The paper is surprisingly big. The gift’s gift was bigger. It allowed a time travel adventure. It was also a reminder to ignore the muck of life and observe the horizon, to seek context amid distracting details, and, most of all, to enjoy the wonders and blessings of the moment for no one knows what tomorrow will bring. My hour with the paper reminded me that to worry about the past invites depression and to fret about the future brings anxiety so I should more gratefully and completely accept the gift of now – the present of the present.

If you enjoyed this article, please share it with others and consider checking my others at http://www.johnboyko.com or maybe even my books, like Cold Fire: Kennedy’s Northern Front, available at Chapters and Amazon and bookstores everywhere.

Shut Up Boomers: Every ‘60s Decade Booms

Even Baby Boomers are weary of TV specials celebrating ’60s singers and bands, most of which, let’s face it, look and sound excruciatingly sexist and corny. And my first reaction to hearing that The Beatles One has been re-reissued was to question whether after owning vinyl, eight-track, cassette, CD, and then downloading, that Paul McCartney really wants me to buy Hey Jude yet again. Poor Sir Paul must need the money.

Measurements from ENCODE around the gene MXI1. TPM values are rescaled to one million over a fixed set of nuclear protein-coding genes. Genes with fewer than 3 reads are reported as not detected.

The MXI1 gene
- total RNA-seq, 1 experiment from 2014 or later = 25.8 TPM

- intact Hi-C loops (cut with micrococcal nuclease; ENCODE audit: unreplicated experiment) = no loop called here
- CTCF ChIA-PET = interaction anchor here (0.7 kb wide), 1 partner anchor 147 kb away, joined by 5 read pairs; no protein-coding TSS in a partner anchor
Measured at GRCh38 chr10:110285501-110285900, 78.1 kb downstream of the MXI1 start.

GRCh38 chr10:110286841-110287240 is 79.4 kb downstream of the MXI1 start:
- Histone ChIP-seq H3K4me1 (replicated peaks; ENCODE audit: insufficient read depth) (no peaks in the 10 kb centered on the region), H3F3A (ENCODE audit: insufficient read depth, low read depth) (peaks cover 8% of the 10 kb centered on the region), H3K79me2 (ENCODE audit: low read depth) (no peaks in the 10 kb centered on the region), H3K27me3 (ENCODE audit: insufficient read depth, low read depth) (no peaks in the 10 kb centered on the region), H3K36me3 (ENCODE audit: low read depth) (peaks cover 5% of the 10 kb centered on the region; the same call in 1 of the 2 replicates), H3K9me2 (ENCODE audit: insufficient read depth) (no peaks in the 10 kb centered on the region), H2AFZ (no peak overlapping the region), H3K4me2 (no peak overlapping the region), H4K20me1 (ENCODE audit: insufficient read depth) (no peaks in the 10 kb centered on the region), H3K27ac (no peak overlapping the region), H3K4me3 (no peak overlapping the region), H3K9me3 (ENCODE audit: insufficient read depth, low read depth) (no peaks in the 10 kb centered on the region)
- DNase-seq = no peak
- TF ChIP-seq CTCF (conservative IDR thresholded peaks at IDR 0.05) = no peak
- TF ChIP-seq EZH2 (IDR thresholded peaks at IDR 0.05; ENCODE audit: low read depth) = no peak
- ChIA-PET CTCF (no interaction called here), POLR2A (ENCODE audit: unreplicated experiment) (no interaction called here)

Shut Up Boomers- The 60's Always Matter.

Sir Paul (http://www.dailymail.co.uk)

The greater point is that the ‘60s matter and, sorry Paul and boomers everywhere, not just the 1960s. No matter the millennium, the ’60s decade always offers remarkable up, down, sideways, and significant change. For some reason, the ‘60s is when old assumptions and rules are thrown asunder and Canada rockets ahead in a new direction.

1660s

France’s Sun King, Louis XIV, declared Canada a French province. Later in the decade, French explorers Radisson and Groseilliers followed Native guides all the way to Lake Superior and Hudson’s Bay. Because of a spat with officious French officials, they claimed it all for England. Their adventures led to the creation of the Hudson’s Bay Company, the world’s first multi-national corporation. The chess pieces were thus set for a bloody two hundred year French-English grudge match; a struggle that many Quebecois insist is still on.